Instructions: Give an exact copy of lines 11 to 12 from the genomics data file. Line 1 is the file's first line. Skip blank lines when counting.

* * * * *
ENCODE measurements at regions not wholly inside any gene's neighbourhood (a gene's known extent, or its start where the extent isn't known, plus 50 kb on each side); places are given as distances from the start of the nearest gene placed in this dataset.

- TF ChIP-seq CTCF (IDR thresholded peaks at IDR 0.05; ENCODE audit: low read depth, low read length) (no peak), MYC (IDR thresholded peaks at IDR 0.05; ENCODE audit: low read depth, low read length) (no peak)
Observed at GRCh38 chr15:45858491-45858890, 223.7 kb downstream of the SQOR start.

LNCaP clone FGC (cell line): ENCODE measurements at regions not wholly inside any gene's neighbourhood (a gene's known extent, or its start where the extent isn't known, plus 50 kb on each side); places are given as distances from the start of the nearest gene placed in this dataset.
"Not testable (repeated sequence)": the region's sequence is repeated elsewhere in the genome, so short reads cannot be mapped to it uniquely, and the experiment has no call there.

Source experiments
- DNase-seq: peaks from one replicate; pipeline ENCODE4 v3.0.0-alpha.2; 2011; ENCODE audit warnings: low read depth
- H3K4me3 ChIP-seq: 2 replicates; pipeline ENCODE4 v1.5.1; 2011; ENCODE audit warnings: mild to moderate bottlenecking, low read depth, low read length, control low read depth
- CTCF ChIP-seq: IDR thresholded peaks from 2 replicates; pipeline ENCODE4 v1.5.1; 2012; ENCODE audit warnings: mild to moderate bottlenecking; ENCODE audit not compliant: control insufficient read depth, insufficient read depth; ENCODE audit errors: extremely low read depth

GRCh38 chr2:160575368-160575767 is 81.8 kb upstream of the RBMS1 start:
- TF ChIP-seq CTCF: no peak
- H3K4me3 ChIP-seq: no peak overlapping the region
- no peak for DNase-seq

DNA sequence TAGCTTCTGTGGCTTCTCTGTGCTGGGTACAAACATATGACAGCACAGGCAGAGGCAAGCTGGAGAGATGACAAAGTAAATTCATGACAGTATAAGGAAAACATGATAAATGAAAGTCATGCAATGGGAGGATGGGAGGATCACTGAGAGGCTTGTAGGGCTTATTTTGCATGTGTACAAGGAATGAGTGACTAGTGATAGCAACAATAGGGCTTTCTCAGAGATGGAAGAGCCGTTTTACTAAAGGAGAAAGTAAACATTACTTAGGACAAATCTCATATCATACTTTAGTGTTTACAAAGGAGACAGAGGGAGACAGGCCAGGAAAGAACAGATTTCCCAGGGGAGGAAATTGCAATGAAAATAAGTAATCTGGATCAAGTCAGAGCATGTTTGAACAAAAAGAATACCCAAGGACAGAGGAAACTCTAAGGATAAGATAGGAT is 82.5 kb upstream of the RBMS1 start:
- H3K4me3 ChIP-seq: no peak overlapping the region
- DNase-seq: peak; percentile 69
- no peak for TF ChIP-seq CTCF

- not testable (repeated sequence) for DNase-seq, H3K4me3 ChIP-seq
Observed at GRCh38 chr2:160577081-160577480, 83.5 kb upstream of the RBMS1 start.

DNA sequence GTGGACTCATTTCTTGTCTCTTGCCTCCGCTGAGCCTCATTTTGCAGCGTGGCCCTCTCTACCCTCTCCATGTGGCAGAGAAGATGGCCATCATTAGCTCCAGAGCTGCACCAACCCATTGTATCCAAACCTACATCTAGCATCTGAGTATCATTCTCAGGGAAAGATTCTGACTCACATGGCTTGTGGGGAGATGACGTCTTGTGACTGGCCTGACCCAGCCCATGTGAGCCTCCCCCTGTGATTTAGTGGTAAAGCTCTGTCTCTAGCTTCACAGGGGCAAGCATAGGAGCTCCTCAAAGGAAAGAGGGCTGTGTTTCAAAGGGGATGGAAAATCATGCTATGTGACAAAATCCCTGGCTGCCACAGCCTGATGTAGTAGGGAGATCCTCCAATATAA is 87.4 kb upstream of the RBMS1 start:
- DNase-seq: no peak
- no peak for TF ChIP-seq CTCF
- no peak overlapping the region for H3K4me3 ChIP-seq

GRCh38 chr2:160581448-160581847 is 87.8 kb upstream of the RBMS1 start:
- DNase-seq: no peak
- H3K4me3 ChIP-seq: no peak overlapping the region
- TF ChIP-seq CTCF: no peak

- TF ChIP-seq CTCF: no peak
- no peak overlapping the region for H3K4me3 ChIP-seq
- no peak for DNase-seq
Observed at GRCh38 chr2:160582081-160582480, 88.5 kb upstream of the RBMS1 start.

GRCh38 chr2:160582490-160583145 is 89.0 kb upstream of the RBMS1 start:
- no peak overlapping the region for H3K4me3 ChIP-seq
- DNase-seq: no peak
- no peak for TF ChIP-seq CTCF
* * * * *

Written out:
- TF ChIP-seq CTCF: no peak
- H3K4me3 ChIP-seq: no peak overlapping the region